I have a confession to make: I have lumpy breasts. I know, I know, TMI as my 15-year old daughter would say (that’s Too Much Information for those of you who don’t speak teenager), but it is an important health fact for me to know about myself.
I first noticed this when I was 16 years old, way before I knew anything about breast self-exams or breast cancer. I was putting on a bathing suit when I felt a huge, hard lump in my left breast. It was about the size of a half-dollar coin. I was scared. What was that lump? Keep in mind this was 1981 — before people were really talking about breast cancer — but the first thing that crossed my mind even then was, “Am I going to lose my breast?”
It turned out to be just a cyst and the doctor was able to drain it. And as he was feeling for other potential problems, he said, “You have some lumps in there that I don’t think are a problem. The important thing is for you to know your own body and look for changes in your breasts.” He taught me how to do a breast self-exam, which was very progressive for that time period, and I’ve been doing them every month ever since.
“Look for changes.” It turns out this is probably the best health advice I’ve ever received. You can imagine if you’re a person with lumpy breasts and you’re doing a self-breast exam each month, you’d be nervous ALL THE TIME! Knowing my own body has helped me to discern what is normal for me. No two people are alike. Each of us is a unique individual with unique body quirks. Knowing your family health history is important. But knowing your own body and noticing changes that may be happening is just as important.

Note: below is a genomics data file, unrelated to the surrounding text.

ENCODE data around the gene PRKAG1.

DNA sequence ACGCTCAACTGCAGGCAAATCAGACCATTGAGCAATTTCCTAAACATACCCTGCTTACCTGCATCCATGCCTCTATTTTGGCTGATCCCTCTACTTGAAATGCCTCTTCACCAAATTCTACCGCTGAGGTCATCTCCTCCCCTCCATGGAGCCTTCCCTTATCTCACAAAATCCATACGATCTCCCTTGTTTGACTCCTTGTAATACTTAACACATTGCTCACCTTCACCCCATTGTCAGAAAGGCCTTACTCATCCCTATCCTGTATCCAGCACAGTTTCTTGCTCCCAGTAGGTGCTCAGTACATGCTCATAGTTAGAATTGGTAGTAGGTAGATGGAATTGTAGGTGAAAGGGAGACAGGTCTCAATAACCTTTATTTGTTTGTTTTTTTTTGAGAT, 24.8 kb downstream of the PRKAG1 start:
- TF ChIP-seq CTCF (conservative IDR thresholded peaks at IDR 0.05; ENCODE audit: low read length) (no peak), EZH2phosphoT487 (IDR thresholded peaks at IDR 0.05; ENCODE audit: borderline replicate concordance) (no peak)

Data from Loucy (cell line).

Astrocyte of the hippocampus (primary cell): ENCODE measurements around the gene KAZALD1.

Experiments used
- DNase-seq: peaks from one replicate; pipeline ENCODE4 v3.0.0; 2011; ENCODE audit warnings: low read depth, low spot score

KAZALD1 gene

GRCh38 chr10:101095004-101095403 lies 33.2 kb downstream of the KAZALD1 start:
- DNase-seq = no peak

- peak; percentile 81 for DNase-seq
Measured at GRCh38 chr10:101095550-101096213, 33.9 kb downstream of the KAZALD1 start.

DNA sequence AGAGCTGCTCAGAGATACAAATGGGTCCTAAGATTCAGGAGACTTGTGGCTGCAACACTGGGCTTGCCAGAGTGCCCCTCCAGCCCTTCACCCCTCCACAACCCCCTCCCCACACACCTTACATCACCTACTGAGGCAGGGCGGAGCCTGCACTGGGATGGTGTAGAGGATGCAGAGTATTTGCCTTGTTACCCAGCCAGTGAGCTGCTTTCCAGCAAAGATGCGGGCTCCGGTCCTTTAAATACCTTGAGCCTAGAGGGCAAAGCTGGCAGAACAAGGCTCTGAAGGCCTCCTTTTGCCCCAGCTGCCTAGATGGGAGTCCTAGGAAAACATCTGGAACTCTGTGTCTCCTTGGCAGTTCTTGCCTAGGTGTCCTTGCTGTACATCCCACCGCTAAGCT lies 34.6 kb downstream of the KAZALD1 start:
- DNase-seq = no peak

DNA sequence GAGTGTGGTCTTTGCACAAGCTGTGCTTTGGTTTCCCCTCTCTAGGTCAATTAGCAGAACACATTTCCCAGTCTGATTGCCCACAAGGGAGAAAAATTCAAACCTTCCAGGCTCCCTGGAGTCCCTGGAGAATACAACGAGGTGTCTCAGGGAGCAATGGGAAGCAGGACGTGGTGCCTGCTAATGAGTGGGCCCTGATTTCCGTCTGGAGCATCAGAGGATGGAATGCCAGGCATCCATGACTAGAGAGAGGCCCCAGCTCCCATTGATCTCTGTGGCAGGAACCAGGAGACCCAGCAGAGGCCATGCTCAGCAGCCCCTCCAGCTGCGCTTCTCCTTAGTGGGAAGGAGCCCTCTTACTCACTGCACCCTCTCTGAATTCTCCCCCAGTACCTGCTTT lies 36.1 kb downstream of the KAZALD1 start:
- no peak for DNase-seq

That’s how I found my skin cancer. I’ve noticed a few freckles, moles and age spots popping up as I’ve gotten older, but there was a spot on my shin that started getting bigger, redder and drier. I knew that wasn’t normal for me, so I had the doctor check it out. Not only did she remove that one, she found two more on the back of my leg I hadn’t noticed!
Being in tune with my body is also how I discovered my liver disease. A few years ago I started experiencing hot flashes, exhaustion and joint pain and thought it was probably early menopause. But when I went to the doctor, it turned out to be an autoimmune liver disease called primary biliary cirrhosis, or PBC. With daily medication and a few other lifestyle modifications I’m able to keep it in check, but if I hadn’t listened to my body and taken those changes seriously, I might be telling you a different health story today.
Writer and motivation speaker Denis Waitley said, “The winners in life treat their body as if it were a magnificent spacecraft that gives them the finest transportation and endurance for their lives.”
You wouldn’t notice a strange noise or dent in your car and not get it checked out and fixed, right? Shouldn’t we give our bodies that same attention? Let’s pledge to pay attention to all those lumps and bumps that make us who we are, as well as the ones that might be telling us we need a little work under the hood!
Chrys Peterson is a correspondent for ProMedica HealthConnect and spokeswoman for Friends for Life, a monthly newsletter for women that offers health and wellness advice with a focus on cancer prevention.